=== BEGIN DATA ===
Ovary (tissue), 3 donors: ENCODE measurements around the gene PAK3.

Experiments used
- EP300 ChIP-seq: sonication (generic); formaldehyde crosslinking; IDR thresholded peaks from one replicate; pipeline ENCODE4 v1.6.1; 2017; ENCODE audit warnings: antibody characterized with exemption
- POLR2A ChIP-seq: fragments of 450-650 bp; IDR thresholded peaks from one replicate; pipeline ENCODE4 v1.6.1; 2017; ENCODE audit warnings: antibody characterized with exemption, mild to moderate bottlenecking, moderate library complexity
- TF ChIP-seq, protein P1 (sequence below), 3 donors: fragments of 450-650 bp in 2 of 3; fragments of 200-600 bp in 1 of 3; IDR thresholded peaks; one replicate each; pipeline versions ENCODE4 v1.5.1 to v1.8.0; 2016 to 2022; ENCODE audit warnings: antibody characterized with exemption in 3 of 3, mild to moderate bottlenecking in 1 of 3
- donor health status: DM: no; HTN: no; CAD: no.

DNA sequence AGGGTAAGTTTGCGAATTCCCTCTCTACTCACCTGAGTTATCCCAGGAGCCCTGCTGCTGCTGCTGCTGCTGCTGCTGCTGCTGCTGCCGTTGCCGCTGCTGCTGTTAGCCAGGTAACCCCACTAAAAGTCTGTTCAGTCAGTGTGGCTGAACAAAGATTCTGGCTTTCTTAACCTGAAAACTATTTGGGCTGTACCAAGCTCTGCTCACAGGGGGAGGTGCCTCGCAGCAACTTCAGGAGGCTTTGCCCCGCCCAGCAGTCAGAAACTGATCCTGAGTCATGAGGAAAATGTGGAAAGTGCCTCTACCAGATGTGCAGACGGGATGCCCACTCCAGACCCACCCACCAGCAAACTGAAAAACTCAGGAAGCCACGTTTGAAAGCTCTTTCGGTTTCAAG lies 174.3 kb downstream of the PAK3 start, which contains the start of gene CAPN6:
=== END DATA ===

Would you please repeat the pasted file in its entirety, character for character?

Ovary (tissue), 3 donors: ENCODE measurements around the gene PAK3.

Experiments used
- EP300 ChIP-seq: sonication (generic); formaldehyde crosslinking; IDR thresholded peaks from one replicate; pipeline ENCODE4 v1.6.1; 2017; ENCODE audit warnings: antibody characterized with exemption
- POLR2A ChIP-seq: fragments of 450-650 bp; IDR thresholded peaks from one replicate; pipeline ENCODE4 v1.6.1; 2017; ENCODE audit warnings: antibody characterized with exemption, mild to moderate bottlenecking, moderate library complexity
- TF ChIP-seq, protein P1 (sequence below), 3 donors: fragments of 450-650 bp in 2 of 3; fragments of 200-600 bp in 1 of 3; IDR thresholded peaks; one replicate each; pipeline versions ENCODE4 v1.5.1 to v1.8.0; 2016 to 2022; ENCODE audit warnings: antibody characterized with exemption in 3 of 3, mild to moderate bottlenecking in 1 of 3
- donor health status: DM: no; HTN: no; CAD: no.

DNA sequence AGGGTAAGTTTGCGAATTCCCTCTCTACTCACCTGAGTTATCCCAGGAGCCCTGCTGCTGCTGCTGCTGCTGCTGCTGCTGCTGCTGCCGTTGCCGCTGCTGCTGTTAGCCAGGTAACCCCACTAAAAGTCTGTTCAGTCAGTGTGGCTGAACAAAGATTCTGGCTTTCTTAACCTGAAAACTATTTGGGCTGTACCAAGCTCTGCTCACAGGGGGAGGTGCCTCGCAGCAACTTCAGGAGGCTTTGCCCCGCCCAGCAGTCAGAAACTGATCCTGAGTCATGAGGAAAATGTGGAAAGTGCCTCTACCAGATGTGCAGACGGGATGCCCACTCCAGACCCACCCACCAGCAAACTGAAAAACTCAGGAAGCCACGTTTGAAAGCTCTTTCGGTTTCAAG lies 174.3 kb downstream of the PAK3 start, which contains the start of gene CAPN6: